How the Wearable Roulette Counter Led to the Modern Smartwatch


By Kenny Sahr - Jun-03-2014

Wearable devices seem like a recent fad. Maybe not. Since the 1980s, people have been wearing devices that go way beyond the common watch. Who cares about time when you can get a high score at Pac-Man or count how many paces it takes you to walk to the store?!

The First Wearable Device

In 1955, Edward O. Thorp of MIT conceived the idea of the first “wearable computer.” The goal was to predict roulette results and it came to fruition in June 1961. That year, Thorp and his colleague brought their device to Las Vegas.

“We used ten cent chips and often turned a few dimes into a pile as yet another octant “hit.” When the computer was working, it worked very well.. Once a lady next to me looked over in horror. I left the table quickly and discovered the speaker peering from my ear canal like an alien insect.”

By 1985, Nevada banned the use of devices that aided in counting cards or predicting the outcome of games. Thorp went on to make hundreds of millions thanks to his ability to make 20% yearly returns on the stock market.

The Calculator Watch

The next big step in wearable devices was the calculator watch, which became popular in the 1980s. The Casio Databank was a calculator watch that also stored appointments, names, addresses, and phone numbers. High school students were finally able to calculate basic math problems with a calculator watch on their lap. 80s nostalgia fans can buy the Casio Databank on Ebay for $20 – $50.

As cool as the calculator watch was, you couldn’t connect it to your 1200 baud modem. It was no threat to enterprise. BYOD went unnoticed.

Pac-Man Watch!

In 1982, Nelsonic released the Pac-Man watch and disrupted more classrooms since the Sony Walkman. Retailing for only $25 – $35, every young video game fan begged his parents to buy him “a cool video game watch.” I had one and so did most of my friends. Nelsonic released a series of video game watches – Donkey Kong, Frogger, Ghostbusters, Q*Bert, The Legend of Zelda and much more. Today, collectors buy and sell them on Ebay for $20 to $200.

Meet the Smartwatch

In 2014, a calculator is a built-in app on every smartphone. The smartwatch turns the smartphone into a “smart hub,” allowing watches and other wearable devices to connect to it. Smartwatches are like teenagers, searching for their purpose in life. They currently serve two functions.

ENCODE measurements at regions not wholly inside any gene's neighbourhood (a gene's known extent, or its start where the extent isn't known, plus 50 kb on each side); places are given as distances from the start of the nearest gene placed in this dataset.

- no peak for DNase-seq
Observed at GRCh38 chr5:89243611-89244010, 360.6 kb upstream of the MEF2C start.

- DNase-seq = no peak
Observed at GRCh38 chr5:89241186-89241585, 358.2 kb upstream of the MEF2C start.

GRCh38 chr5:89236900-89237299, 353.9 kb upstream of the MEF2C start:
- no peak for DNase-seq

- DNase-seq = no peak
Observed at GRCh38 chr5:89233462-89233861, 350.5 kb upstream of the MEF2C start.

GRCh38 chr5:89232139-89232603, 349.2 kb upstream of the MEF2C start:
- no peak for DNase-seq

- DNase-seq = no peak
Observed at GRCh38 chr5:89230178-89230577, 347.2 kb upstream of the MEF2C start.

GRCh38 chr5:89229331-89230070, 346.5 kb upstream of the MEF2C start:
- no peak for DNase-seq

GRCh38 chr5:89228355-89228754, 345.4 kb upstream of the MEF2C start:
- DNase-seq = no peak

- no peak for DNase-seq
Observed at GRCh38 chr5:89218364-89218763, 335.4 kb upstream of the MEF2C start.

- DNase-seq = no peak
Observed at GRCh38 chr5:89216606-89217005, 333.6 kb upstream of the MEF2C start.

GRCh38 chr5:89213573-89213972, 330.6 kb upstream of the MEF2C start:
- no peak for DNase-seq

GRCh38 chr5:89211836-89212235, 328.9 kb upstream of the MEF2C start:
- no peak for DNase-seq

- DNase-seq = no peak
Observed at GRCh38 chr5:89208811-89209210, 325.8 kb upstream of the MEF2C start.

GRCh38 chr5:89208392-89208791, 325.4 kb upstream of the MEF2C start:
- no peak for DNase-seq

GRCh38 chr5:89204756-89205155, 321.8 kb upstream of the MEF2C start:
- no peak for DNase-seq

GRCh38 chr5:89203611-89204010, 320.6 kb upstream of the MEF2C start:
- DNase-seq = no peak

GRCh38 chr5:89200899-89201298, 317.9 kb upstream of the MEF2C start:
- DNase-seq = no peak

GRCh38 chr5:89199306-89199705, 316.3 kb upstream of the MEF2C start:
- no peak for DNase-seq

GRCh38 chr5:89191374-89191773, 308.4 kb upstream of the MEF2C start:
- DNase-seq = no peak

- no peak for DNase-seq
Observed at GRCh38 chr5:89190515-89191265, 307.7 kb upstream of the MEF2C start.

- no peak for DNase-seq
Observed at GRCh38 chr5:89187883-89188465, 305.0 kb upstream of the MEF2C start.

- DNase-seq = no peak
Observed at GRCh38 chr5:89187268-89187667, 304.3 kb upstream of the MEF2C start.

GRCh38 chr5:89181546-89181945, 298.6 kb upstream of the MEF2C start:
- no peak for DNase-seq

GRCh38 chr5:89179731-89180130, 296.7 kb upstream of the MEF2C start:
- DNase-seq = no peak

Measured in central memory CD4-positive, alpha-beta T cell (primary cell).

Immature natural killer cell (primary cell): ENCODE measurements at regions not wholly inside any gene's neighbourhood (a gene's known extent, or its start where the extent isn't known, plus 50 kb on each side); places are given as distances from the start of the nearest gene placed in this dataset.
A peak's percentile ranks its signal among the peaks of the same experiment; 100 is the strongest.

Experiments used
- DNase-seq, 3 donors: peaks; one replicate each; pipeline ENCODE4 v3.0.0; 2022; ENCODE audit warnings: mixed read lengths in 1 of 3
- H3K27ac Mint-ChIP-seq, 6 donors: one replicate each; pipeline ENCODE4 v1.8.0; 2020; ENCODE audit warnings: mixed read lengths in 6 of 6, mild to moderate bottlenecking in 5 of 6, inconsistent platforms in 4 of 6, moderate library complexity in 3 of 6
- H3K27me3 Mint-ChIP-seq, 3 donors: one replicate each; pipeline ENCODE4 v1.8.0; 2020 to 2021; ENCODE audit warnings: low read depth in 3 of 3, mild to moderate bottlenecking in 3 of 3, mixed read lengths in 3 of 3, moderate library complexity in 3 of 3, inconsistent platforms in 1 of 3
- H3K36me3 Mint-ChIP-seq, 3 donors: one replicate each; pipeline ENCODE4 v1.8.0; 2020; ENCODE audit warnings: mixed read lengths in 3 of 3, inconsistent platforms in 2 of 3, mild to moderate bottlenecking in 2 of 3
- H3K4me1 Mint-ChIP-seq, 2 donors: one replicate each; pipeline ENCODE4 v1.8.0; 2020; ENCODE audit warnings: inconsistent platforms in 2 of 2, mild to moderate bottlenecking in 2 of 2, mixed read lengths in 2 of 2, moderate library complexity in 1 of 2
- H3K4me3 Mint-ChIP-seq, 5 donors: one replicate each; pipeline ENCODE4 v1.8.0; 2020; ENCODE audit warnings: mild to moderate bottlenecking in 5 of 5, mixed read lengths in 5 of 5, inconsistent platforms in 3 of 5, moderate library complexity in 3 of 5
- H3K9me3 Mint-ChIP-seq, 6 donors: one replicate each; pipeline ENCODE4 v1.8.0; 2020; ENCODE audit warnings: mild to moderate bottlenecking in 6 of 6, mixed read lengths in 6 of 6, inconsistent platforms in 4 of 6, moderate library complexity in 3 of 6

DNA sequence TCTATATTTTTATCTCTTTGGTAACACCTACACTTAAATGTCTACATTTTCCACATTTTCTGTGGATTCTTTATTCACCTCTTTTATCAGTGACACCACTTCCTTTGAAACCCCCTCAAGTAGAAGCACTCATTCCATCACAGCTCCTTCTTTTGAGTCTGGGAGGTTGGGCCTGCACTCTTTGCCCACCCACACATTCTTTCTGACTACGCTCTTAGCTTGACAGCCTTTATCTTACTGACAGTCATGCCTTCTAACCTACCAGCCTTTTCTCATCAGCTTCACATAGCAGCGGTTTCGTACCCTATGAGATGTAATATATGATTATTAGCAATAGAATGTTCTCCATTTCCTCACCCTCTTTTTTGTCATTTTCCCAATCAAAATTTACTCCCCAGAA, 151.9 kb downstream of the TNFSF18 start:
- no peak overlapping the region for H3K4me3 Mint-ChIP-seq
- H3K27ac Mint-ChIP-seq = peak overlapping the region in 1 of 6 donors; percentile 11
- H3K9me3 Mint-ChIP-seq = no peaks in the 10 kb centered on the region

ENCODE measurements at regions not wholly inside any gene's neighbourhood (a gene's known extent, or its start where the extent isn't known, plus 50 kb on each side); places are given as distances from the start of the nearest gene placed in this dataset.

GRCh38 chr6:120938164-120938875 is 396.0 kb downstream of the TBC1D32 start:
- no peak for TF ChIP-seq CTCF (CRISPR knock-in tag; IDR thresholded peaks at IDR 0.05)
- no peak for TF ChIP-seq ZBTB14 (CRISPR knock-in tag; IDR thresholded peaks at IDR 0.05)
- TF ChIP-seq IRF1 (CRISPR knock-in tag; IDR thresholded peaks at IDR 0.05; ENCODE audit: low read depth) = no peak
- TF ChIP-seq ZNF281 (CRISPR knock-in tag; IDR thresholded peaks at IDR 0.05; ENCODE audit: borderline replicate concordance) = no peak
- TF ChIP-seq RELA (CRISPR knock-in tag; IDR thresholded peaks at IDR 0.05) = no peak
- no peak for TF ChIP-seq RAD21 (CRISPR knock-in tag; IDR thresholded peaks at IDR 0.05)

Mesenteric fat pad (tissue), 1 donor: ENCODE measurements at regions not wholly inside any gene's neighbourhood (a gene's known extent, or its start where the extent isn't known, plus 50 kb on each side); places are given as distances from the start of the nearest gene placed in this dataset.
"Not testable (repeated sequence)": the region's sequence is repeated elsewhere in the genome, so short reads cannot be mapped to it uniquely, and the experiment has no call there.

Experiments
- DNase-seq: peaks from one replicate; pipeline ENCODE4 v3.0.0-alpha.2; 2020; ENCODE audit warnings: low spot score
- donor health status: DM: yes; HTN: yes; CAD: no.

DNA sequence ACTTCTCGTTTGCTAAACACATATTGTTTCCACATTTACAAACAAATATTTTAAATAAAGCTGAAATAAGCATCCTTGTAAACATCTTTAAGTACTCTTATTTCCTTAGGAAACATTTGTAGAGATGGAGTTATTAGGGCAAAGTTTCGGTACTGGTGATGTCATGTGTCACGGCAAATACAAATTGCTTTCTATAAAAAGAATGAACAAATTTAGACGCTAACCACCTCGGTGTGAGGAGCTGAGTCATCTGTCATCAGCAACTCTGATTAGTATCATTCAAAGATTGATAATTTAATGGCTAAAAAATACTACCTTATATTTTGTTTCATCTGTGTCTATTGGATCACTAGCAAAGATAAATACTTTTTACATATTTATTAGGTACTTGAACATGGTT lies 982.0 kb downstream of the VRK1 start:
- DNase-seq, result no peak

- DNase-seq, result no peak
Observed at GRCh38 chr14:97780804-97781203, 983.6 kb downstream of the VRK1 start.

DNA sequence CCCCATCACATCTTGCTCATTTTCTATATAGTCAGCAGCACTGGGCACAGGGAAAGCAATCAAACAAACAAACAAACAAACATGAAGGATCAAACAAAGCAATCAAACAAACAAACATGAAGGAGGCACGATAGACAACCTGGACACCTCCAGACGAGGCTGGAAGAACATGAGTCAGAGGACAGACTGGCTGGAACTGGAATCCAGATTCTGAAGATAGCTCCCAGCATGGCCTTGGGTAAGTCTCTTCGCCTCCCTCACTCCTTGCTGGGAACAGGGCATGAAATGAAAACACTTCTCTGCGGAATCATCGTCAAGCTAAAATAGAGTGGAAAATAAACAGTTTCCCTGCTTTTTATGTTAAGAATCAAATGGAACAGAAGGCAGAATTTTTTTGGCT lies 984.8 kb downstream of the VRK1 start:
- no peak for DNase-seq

The first is the “notification smartwatch.” The Sony SmartWatch 2 and Samsung’s Gear 2 are among the most popular smartwatches. Both connect to your phone and notify you when you receive messages. You can read Gmail and Facebook messages and download smartwatch apps. The question is, do you really need to read emails on your wrist? Yes, it is a lot easier than reaching into your pocket for your 5 inch phone, but not everyone needs Facebook on their arm. There are other body parts much more deserving.

The second type of smartwatch is the exercise smartwatch. One popular brand is the Garmin Forerunner. For $399, you get a touchscreen GPS watch that tracks distance, pace and heart rate. It (as do all exercise smartwatches) connects to wifi and uploads your latest stats. Exercise smartwatches create maps of your walks and runs so you can go back to them again. Yes, there are Android and iOS apps that do a few of these features, but exercise aficionados will always prefer a dedicated device that handles everything.

The Casio Sports Gear series takes a different approach than the modern looking exercise watches. The screen looks like an updated take on the lcd screen of the 1980s. You don’t need a color screen to track your heart rate, distance, elapsed time and much more. The Sports Gear’s bare bones screen is easy to look at while actually exercising. It’s goal isn’t to wow your friends, but to give you useful information.

Which wearable device is your favorite? The Pac-Man watch, the calculator watch or the modern smartwatch? What do you think is coming next?